Assigning COPD Dx: Not as Simple as It Seems
At first glance, diagnosis coding for chronic obstructive pulmonary disease, more commonly known as COPD, seems like a cinch. ICD-9-CM links “obstructive pulmonary disease [COPD]” to 496 Chronic airway obstruction, not elsewhere classified. Easy!
Except … does that “not elsewhere classified” make you a bit nervous? Aren’t three-digit ICD-9-CM codes usually best avoided due to lack of specificity?
In fact, COPD is a generic term to describe symptoms that may occur as part of another, more specific condition. By the same token, 496 is a catch-all diagnosis, appropriate only when a more precise disease process has not been identified.
Specifically, you shouldn’t report 496 with chronic bronchitis (491.xx), emphysema (492.x), or asthma (493.xx). Just as shortness of breath is “part of” pneumonia, COPD is included within categories 491-493.
In total, there are 24 distinct ICD-9-CM code listings with which you should not list COPD separately. As the ICD-9-CM manual advises, “Due to the overlapping nature of conditions that make up COPD, it is essential that the coder review all instructional notes carefully.”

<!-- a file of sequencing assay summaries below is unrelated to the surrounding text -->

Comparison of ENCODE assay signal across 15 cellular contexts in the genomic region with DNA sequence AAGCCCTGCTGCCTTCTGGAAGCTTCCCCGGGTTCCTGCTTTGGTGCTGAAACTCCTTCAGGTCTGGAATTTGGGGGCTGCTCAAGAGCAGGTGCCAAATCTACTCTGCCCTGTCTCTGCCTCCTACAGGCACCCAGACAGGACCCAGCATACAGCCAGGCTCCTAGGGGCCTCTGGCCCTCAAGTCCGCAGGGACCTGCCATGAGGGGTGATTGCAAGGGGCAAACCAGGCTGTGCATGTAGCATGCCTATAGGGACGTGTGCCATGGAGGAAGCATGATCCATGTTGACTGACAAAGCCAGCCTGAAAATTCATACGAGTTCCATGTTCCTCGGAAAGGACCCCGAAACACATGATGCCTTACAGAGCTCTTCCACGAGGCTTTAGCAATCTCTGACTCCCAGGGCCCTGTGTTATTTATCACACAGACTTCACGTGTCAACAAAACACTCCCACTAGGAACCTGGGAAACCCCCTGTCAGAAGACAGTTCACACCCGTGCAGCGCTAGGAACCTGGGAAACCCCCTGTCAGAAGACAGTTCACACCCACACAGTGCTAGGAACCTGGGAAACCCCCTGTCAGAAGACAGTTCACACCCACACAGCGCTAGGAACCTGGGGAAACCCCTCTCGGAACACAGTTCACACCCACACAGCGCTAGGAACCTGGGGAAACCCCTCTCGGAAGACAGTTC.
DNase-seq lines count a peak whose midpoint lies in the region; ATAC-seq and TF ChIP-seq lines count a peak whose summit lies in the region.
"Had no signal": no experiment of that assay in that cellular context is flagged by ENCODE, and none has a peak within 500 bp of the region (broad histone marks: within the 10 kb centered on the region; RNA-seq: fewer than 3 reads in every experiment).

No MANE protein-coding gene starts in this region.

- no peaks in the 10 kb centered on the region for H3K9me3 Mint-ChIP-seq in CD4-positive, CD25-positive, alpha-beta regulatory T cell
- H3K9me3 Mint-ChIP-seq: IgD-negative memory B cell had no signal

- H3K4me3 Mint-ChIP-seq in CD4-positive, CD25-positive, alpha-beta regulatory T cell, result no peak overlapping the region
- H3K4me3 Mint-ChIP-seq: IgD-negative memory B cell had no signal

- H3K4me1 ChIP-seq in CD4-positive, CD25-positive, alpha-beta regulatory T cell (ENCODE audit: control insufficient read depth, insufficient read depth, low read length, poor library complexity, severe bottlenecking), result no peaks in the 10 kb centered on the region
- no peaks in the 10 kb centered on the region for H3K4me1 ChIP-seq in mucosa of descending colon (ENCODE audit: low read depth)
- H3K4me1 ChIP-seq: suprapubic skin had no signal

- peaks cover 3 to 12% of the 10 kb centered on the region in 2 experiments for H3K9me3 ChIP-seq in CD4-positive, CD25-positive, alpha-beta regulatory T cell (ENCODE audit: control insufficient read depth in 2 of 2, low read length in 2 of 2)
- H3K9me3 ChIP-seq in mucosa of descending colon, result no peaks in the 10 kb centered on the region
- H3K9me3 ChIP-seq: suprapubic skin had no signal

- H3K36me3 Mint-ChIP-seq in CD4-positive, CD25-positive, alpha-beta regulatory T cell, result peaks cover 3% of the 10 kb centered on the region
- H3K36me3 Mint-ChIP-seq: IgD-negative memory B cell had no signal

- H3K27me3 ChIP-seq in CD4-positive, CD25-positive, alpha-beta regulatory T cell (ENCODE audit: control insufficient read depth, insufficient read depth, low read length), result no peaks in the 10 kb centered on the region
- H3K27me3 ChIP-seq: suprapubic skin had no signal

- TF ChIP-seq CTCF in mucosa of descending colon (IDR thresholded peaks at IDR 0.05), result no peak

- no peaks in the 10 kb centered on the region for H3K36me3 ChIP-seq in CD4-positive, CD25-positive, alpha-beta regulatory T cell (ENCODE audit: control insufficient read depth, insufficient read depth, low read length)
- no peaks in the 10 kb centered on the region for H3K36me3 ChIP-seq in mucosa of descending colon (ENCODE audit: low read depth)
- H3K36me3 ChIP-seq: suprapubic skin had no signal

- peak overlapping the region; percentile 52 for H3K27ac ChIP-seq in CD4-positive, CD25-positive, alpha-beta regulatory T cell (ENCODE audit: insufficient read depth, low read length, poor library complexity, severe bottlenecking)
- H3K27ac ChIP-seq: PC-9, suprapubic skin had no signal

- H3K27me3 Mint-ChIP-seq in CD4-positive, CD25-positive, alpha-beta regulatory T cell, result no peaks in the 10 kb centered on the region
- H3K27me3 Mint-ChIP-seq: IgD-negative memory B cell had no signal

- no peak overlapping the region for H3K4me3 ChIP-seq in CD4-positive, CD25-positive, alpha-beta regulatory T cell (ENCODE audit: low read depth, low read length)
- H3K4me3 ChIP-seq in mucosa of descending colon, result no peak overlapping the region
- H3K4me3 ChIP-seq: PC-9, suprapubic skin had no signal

For example, the physician documentation lists COPD and chronic bronchitis. Proper coding is 491.0 Simple chronic bronchitis because chronic bronchitis is the more specific code, which includes the COPD. If documentation lists COPD and asthma, you would report 493.2x Chronic obstructive asthma. Per Coding Clinic (Second Quarter 1990, page 20), “When a diagnosis of asthma is documented with COPD, 493.2x is assigned whether or not the physician states ‘chronic obstructive’ asthma. Codes 493.0x, 493.1x, and 493.9x are used to classify asthma in patients without chronic obstructive lung disease.”
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